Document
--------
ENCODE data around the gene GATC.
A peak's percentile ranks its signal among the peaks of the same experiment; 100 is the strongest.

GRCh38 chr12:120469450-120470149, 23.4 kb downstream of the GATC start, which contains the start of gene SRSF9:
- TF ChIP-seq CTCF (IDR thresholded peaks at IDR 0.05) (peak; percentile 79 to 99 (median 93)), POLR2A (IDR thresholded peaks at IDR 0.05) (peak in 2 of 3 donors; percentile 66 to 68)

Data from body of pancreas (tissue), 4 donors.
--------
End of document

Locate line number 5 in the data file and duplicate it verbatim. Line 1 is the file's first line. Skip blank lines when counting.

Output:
Data from body of pancreas (tissue), 4 donors.